Frank Page, Southern Baptist Leader, Retires Due to ‘Inappropriate Relationship’
Yonat Shimron Religious persecution, missions, Christianity around the world
- 2018 Mar 28
Frank Page, the Southern Baptist Convention’s top executive, is retiring as president and CEO of its executive committee following what he called a “personal indiscretion.”
The retirement, for which no reason was given when it was first announced earlier Tuesday (March 27), is immediate.
A story in the Baptist Press, an official publication of the Nashville, Tenn.-based Southern Baptist Convention, described the indiscretion as “a morally inappropriate relationship in the recent past.”
Page himself alluded to it, saying, “As a result of a personal failing, I have embarrassed my family, my Lord, myself, and the Kingdom.
“Out of a desire to protect my family and those I have hurt, I initially announced my retirement earlier today without a complete explanation. However, after further wrestling with my personal indiscretion, it became apparent to me that this situation must be acknowledged in a more forthright manner. It is my most earnest desire in the days to come to rebuild the fabric of trust with my wife and daughters, those who know me best and love me most.”
Florida pastor Stephen Rummage, chairman of the executive committee, said he learned the reason for Page’s retirement on Tuesday, one day after the denomination’s executive committee met via phone conference with Page.
“This news will, we understand, bring great sorrow,” Rummage said. “I have shared with the Executive Committee officers what Dr. Page shared with me, including Dr. Page’s repentance and deep regret that his actions have caused pain for others.”
Page was known for bridging the denomination’s various divides. In 2013, Page helped bring together Calvinists and non-Calvinists during a squabble within the denomination about the theology of salvation. And last year, when some churches threatened to cut off support for the SBC after chief ethicist Russell Moore criticized Donald Trump, Page met with Moore and the two issued a statement of unity.
Page, 65, was a successful church pastor for many years before assuming his position in the denomination, most recently at First Baptist Church, Taylors, S.C. He then served for two terms as president of the denomination, the nation’s largest, from 2006-2008.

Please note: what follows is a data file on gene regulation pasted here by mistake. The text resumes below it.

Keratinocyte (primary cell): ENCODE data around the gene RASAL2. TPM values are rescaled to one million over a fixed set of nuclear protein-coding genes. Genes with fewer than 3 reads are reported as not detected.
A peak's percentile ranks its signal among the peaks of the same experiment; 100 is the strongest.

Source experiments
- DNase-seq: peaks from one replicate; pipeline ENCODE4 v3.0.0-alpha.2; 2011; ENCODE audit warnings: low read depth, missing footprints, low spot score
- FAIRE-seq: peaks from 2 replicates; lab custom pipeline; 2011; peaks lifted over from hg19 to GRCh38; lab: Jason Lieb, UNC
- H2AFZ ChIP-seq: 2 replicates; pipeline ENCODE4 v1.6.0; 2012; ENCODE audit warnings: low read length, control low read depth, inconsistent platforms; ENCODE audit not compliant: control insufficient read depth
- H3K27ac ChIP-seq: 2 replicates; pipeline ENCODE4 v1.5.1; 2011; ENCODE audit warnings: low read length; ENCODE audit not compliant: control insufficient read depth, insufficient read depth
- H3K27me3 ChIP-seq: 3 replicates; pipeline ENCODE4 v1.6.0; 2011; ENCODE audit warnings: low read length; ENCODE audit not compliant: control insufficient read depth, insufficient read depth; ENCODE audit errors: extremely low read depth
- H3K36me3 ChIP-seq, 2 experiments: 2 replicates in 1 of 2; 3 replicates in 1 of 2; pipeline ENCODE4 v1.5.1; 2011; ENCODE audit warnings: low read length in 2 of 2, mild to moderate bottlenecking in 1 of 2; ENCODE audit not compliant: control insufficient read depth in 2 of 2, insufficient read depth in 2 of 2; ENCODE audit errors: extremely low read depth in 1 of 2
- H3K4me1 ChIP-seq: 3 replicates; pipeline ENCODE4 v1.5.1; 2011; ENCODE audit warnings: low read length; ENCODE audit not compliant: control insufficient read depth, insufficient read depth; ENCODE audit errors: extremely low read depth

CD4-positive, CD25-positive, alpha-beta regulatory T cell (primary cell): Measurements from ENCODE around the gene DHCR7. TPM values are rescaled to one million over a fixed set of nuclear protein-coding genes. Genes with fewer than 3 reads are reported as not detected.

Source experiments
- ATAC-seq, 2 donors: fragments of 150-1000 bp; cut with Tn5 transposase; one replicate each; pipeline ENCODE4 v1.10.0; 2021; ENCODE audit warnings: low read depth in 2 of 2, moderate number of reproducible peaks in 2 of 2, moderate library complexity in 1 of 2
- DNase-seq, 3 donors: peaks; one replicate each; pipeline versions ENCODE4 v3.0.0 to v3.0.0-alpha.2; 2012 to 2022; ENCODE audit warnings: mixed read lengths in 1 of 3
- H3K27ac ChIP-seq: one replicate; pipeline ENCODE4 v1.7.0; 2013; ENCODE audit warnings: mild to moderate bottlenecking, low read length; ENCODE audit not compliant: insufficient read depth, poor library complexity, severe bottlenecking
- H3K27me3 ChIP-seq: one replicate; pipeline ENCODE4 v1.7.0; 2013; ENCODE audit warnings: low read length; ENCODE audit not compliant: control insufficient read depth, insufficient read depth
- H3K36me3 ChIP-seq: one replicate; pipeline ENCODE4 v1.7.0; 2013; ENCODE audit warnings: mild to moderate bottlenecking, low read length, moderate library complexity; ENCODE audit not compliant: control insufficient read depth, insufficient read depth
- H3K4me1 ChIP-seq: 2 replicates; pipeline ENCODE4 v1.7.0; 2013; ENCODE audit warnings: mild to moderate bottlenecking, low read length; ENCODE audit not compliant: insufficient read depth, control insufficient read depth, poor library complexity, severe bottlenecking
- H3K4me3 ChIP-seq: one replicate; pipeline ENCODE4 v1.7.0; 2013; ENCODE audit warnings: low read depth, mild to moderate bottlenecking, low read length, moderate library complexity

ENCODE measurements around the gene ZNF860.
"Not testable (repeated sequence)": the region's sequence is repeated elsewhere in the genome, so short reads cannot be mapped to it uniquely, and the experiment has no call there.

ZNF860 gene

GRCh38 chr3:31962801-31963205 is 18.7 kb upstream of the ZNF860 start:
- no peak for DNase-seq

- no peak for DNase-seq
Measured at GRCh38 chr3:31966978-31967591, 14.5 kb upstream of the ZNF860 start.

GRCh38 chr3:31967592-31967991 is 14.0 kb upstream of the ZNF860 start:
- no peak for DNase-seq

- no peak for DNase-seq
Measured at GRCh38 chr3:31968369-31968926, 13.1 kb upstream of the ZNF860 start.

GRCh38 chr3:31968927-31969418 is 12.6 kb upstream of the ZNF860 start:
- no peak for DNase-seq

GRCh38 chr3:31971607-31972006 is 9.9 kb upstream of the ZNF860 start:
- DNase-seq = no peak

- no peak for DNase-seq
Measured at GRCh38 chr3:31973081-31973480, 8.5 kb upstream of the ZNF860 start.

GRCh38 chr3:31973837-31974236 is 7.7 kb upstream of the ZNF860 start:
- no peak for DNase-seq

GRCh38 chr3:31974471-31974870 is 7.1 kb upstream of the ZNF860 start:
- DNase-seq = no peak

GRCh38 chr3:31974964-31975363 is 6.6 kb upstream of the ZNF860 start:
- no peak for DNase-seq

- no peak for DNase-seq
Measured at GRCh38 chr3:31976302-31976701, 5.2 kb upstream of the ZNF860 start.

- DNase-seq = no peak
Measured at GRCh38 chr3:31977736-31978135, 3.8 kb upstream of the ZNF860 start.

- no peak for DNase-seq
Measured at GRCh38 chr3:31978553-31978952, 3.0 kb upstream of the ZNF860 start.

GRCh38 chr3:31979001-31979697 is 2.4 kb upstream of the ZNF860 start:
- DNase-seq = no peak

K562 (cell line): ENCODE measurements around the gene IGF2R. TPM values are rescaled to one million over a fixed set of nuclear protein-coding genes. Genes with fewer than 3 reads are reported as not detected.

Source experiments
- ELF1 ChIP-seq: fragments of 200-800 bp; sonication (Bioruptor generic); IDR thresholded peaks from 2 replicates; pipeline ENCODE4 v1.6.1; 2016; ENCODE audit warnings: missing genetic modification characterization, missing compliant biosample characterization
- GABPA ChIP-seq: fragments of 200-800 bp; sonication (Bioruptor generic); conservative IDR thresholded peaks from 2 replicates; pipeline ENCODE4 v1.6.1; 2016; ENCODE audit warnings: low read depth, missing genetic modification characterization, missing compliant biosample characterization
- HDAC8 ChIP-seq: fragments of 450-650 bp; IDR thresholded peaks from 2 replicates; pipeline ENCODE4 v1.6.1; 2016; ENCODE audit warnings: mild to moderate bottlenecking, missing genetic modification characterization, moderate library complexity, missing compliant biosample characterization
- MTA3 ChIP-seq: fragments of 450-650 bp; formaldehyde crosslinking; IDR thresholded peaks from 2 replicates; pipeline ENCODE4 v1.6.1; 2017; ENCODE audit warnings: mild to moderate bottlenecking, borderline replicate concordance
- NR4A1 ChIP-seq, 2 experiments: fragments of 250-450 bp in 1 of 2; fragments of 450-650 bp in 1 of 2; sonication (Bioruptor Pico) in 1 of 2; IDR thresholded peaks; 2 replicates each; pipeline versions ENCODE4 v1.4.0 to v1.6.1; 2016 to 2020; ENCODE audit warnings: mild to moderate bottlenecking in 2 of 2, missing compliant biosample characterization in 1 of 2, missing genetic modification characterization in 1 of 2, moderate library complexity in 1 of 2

“Prayers appreciated as I have announced my retirement,” he initially wrote on Twitter, thanking his followers for “your precious friendship and prayers.”
Prayers appreciated as I have announced my retirement. God bless you all for your precious friendship and prayers support over these years— Frank Page (@frankpagesbc) March 27, 2018
In a letter to members of the SBC’s executive council, Page wrote, “It has been my joy and honor to serve the Executive Committee of the Southern Baptist Convention for eight years.”
He said he and his wife, Dayle, wanted to move closer to their daughters and return to South Carolina from Nashville, where the executive committee is based, “so that we might spend more time with them and their families — especially our grandchildren.”
“After much prayer and conversation, we have chosen to make this decision,” Page wrote, according to Baptist Press.
Several dozen Baptist pastors and leaders had responded to his tweet and offered their well-wishes:
Thank you for leading us well, keeping the mission of God's love for all people the main thing, & being a great friend. You've served us all well, Frank.— J.D. Greear (@jdgreear) March 27, 2018
God bless you as you move toward retirement. You are a fine leader, and you have been a huge blessing to Southern Baptists.— Nathan Finn (@nathanafinn) March 27, 2018
Praying! Grateful for ur leadership!
— Jedidiah Coppenger (@jedcoppenger) March 27, 2018
I'm thankful for your faithful service to Southern Baptists and for your love for the gospel.
— Daniel Darling (@dandarling) March 27, 2018
Praying for you during this time of transition, Dr. Page. Grateful for your leadership.
— Trevin Wax (@TrevinWax) March 27, 2018
Courtesy: Religion News Service
Photo courtesy: ©Thinkstock/ehrlif
Publication date: March 28, 2018